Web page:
It was only very recently that I discovered genuinely independent minds. They can be hard to find. Because their focus is usually on matters of substance, there may be no superficial indication of their independence (which reminds me of the Preacher's explanation of how to find a church). They can't be identified by their black turtlenecks, tattoos, or body piercings. And they can be hard to find because they may have, through their own independent means, chosen to embrace authority, dogma, and custom. My introduction to this sort of independent thinker came through Marilynne Robinson's The Death of Adam, an eye-opening book of essays that, in her words:
...assert, in one way or another, that the prevailing view of things can be assumed to be wrong, and that its opposite, being its image or shadow, can also be assumed to be wrong. They undertake to demonstrate that there are other ways of thinking, for which better arguments can be made.
Here was a fiercely religious Christian who was appalled by the social and economic agenda of this country's conservatives. And it was clear that her social and economic views were inextricable from her religious beliefs. Yet far from being a fundamentalist, she was also able to traffic in the strictest logic and purest reason. Using their own tools, she was able to demonstrate the intellectual failings of the followers of Charles Darwin. Her thinking transcends the derived and accepted notions and weak categories that so often pass for intellectual frameworks. She struck me as a modern-day Socrates, starting from the very beginning of every discussion:
I often look at primary texts, books generally acknowledged to have had a formative impact, because they are a standard against which other things can be judged, for example the reputations of these same works, or the reputations of those who wrote them, or the cultures that produced and received them, or the commentaries and histories which imply that their own writers and readers have a meaningful familiarity with them. If the primary text itself departs too far from the character common wisdom and specialist wisdom (these are typically indistinguishable) have ascribed to it, then clearly some rethinking is in order.
Reading her essays, and from those, the writings of Augustine, Calvin, and others, I have been forced to revise my way of seeing the world. I've come to understand religion as something other than a stifling influence on intellectual life; to realize the impossibility of living an intellectual life without the basis of dogma; and to understand the limits of our perception and reason. Rather than seeking to free myself from dogma, I instead seek to be mindful of and clear about what dogma I have accepted.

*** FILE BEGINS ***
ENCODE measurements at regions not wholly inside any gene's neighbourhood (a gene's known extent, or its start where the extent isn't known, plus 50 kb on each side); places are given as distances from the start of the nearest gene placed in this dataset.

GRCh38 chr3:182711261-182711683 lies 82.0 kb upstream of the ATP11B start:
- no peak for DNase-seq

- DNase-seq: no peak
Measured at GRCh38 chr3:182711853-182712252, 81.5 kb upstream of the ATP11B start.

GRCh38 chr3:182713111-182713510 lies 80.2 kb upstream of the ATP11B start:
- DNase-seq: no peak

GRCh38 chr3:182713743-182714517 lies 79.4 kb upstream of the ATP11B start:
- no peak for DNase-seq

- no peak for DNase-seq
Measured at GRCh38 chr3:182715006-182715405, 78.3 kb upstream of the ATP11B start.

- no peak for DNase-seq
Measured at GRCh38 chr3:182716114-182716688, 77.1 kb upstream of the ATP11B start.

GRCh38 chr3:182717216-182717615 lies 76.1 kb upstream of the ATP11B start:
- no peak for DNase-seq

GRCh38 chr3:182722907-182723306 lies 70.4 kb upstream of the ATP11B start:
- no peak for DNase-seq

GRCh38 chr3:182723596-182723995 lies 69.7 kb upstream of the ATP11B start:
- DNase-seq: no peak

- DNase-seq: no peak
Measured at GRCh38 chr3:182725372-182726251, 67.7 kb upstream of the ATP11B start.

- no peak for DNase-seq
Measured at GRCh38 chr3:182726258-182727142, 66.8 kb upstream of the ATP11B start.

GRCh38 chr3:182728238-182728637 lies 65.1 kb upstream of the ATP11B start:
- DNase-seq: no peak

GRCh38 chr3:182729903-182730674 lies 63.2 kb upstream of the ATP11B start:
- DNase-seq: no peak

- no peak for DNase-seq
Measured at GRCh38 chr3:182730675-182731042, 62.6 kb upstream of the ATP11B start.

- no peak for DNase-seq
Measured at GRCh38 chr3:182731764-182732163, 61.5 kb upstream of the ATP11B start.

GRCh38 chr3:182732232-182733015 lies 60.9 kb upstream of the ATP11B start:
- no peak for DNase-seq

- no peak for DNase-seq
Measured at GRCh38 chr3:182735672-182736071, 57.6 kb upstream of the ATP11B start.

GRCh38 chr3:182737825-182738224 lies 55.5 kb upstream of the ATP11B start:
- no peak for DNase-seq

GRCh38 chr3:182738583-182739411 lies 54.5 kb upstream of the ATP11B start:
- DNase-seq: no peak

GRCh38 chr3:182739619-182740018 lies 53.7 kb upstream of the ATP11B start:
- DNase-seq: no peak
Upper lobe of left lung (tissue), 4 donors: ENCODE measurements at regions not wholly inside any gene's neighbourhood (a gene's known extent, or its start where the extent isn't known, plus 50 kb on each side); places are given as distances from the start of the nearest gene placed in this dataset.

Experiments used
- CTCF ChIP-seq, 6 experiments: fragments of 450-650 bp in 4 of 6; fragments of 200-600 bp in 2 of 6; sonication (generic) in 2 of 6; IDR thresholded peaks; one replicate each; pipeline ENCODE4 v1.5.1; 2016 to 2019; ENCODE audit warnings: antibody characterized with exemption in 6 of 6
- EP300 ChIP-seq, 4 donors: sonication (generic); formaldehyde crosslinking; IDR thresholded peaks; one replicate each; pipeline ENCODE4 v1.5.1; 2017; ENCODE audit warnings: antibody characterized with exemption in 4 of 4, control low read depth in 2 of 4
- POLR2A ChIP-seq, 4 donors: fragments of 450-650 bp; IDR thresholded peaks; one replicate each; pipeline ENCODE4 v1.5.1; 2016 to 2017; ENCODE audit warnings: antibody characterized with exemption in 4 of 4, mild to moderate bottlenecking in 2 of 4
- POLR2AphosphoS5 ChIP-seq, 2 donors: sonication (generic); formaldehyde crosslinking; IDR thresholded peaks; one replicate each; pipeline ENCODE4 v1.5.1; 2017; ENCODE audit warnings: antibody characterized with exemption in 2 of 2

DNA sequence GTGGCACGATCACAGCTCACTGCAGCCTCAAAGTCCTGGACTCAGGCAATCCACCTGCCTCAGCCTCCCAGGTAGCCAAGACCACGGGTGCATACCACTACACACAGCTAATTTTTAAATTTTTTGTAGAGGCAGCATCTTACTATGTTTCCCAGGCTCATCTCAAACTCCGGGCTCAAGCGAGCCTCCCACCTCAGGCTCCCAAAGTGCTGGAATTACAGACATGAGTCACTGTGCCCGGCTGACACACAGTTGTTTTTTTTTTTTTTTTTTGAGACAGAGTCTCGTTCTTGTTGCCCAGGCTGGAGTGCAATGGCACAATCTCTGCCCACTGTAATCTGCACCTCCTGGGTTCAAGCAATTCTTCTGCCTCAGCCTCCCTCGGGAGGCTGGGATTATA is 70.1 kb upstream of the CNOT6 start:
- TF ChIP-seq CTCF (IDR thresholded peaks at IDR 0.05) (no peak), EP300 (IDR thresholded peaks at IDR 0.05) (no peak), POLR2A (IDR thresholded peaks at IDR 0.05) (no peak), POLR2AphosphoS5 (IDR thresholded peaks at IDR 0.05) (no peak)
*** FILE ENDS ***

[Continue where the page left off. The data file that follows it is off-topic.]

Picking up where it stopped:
The great risk of independent thinking is hubris. After all, the underlying justification for such thinking is that the individual is best qualified to reason for themselves. The acceptance of such a notion as dogma can undermine the humility and community spirit necessary for the continuance of custom and the maintenance of society. Just as an independent thinker may choose to embrace dogma and custom, custom and dogma can dictate their own abandonment. We, individually and as a nation, have adopted "You're not the boss of me" as a slogan in the most dogmatic fashion.
I don't intend to argue that independent thinking is wrong or dangerous, nor do I intend to argue that custom and dogma are to be abandoned. Independent thinking is necessary for the evolution of a society, and custom and dogma are necessary for the stability of a society (without which independent thinking would be difficult or irrelevant). But we've reached an impasse where self-determination has become the sole accepted dogma among all parties to the national discourse. As quickly happens where everybody claims the right to act as they see fit in a society, these independent actors are finding themselves and their ability to act impinged upon by other independent actors. Without recourse to shared manners, customs, or dogma to promote communal harmony, far less efficient legalistic mechanisms, from judge and jury to legislation, are called upon to resolve even the simplest of disagreements.